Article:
Consume me, Mr. Bush — or sublimate the dominate paradigm

Quote Pope John Paul II here.

We are being consumed by choice.

I am wondering if there is not some set of rules that could be adopted – rational though arbitrarily strict – which might free one from the dilemmas of consumer capitalism. Is a self-enforced asceticism the only sufficient spiritual response to the proliferation of contradictory desires? Each of us is incessantly propositioned, day and night. Reader, you probably share with me an overwhelming urge to say “yes” to everything coupled with a persistent impulse to say “no” to something. When to say Yes, and when to say No?

Is this is the basic distinction between conservative and liberal?

My modus operandi, for most of my life, has been “no.” I have a close friend who has functioned more along the lines of ‘yes.’ I can’t say which is better. Better safe then sorry, or he that hesitates is lost? Look before you leap or carpe diem? Choose wisely, Indiana, or go where you want to go do what you want to do with whomever you want to do it?

I suppose this paradox contributes to the “anxiety of our age.” It may explain the success of the Republican party, a basically liberal party — unrepentantly devoted to limitless expansion and consumption, to an infinite chorus of reckless “yes’s” — which has nonetheless identitied a narrow set “no’s” to champion: no gay marriage, no abortion, no illegal immigration. These seem to be strategic refusals aimed to please a specific stratum of constituents, and yet one has to ask if a more inherent phenomenon is at work. Always saying “yes” charts a path to a set of unavoidable ‘no’s.” If the rich must get richer, well, the poor will just have to sort out the consequences. If the world must be made safe for American commerce, well, we can hope that not too many innocent people die in the process.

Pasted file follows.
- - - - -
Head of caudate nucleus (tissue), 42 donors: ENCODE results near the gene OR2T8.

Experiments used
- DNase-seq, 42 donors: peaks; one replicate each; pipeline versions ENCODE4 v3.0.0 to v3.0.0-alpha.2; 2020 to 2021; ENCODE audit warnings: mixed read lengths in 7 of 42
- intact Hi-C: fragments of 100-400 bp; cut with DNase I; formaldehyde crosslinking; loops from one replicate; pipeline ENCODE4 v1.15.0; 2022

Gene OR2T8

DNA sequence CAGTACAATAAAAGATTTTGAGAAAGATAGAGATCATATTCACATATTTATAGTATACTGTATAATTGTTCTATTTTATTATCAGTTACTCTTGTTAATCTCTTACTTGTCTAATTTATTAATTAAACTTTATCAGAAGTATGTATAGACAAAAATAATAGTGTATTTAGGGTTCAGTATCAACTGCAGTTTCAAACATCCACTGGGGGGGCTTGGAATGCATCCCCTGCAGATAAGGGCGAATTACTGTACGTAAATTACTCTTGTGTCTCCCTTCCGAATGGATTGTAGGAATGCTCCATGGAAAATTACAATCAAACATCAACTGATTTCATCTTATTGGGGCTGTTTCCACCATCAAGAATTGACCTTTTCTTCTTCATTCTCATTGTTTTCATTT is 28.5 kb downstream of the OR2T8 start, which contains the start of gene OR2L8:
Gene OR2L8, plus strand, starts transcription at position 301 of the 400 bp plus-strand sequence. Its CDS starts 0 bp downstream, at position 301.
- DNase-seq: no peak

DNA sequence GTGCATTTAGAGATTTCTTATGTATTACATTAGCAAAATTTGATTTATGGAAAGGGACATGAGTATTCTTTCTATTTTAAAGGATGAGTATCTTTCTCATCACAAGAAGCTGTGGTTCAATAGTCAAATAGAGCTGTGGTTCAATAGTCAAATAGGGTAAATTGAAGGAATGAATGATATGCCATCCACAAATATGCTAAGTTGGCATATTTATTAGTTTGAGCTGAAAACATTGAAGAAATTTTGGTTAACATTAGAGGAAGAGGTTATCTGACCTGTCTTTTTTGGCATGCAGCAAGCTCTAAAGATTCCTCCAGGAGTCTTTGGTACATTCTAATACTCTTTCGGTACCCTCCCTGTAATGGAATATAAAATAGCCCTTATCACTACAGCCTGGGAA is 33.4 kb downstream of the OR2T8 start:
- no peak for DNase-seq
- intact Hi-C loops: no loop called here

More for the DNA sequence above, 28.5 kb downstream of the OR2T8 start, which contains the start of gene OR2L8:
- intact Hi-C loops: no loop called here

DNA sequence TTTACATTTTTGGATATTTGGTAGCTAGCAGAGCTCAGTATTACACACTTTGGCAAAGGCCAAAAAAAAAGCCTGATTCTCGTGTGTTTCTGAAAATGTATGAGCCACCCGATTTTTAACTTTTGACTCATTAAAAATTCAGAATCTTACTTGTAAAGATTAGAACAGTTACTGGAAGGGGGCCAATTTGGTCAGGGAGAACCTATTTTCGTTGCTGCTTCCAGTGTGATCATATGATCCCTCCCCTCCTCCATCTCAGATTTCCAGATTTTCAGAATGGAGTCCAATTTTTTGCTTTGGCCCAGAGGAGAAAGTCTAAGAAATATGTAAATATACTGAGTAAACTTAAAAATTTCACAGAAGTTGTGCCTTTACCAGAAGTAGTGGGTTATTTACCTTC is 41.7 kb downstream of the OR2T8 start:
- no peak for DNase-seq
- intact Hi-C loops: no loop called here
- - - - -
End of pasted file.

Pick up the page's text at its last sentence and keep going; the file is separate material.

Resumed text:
What I crave is some firm guidelines to bring shape to my choices — so I don’t continue saying “Yes” to everything that comes along until that mortifying day when I’m forced to say “No.” Perhaps us creatures need small doses of repression and sublimation so our imaginations can soar. Is this the theme of the movie Brazil? Who could tell? Maybe I should read more Kierkegaard.

Ah, the illusion of choice. The illusion of freedom. The freedom of illusion. The choice of illusions.

See Baudrillard. See Baudrillard write a book about determinism which expresses his own unique, ineffable consciousness. Witness Baudrillard’s confusion as he says yes to the inevitability of no. See him dither over whether or not to say no to yes.

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